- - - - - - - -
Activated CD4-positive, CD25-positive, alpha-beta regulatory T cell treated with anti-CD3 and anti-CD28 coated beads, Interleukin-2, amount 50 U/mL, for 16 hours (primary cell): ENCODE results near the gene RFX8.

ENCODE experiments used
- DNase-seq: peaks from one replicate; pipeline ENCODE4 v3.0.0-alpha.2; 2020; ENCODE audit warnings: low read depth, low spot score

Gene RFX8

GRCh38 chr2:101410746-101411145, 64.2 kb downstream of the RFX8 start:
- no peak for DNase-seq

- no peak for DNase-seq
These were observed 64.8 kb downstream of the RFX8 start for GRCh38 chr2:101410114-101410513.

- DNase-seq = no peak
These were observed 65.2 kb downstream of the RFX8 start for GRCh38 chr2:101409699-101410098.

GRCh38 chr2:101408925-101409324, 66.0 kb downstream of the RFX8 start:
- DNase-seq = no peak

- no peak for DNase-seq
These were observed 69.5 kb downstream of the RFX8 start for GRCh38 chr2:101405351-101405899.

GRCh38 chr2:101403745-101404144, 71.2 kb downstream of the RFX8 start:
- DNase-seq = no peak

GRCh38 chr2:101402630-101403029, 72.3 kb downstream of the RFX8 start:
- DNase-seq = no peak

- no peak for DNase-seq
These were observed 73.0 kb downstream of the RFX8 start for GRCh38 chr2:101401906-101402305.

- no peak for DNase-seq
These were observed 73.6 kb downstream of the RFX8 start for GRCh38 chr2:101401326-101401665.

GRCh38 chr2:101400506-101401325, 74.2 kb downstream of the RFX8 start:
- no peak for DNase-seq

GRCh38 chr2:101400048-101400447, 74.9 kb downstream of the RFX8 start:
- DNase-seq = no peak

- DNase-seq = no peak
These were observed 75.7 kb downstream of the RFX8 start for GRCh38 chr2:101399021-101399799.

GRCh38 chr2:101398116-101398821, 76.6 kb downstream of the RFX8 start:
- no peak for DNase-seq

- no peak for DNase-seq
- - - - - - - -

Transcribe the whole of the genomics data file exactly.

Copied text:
Activated CD4-positive, CD25-positive, alpha-beta regulatory T cell treated with anti-CD3 and anti-CD28 coated beads, Interleukin-2, amount 50 U/mL, for 16 hours (primary cell): ENCODE results near the gene RFX8.

ENCODE experiments used
- DNase-seq: peaks from one replicate; pipeline ENCODE4 v3.0.0-alpha.2; 2020; ENCODE audit warnings: low read depth, low spot score

Gene RFX8

GRCh38 chr2:101410746-101411145, 64.2 kb downstream of the RFX8 start:
- no peak for DNase-seq

- no peak for DNase-seq
These were observed 64.8 kb downstream of the RFX8 start for GRCh38 chr2:101410114-101410513.

- DNase-seq = no peak
These were observed 65.2 kb downstream of the RFX8 start for GRCh38 chr2:101409699-101410098.

GRCh38 chr2:101408925-101409324, 66.0 kb downstream of the RFX8 start:
- DNase-seq = no peak

- no peak for DNase-seq
These were observed 69.5 kb downstream of the RFX8 start for GRCh38 chr2:101405351-101405899.

GRCh38 chr2:101403745-101404144, 71.2 kb downstream of the RFX8 start:
- DNase-seq = no peak

GRCh38 chr2:101402630-101403029, 72.3 kb downstream of the RFX8 start:
- DNase-seq = no peak

- no peak for DNase-seq
These were observed 73.0 kb downstream of the RFX8 start for GRCh38 chr2:101401906-101402305.

- no peak for DNase-seq
These were observed 73.6 kb downstream of the RFX8 start for GRCh38 chr2:101401326-101401665.

GRCh38 chr2:101400506-101401325, 74.2 kb downstream of the RFX8 start:
- no peak for DNase-seq

GRCh38 chr2:101400048-101400447, 74.9 kb downstream of the RFX8 start:
- DNase-seq = no peak

- DNase-seq = no peak
These were observed 75.7 kb downstream of the RFX8 start for GRCh38 chr2:101399021-101399799.

GRCh38 chr2:101398116-101398821, 76.6 kb downstream of the RFX8 start:
- no peak for DNase-seq

- no peak for DNase-seq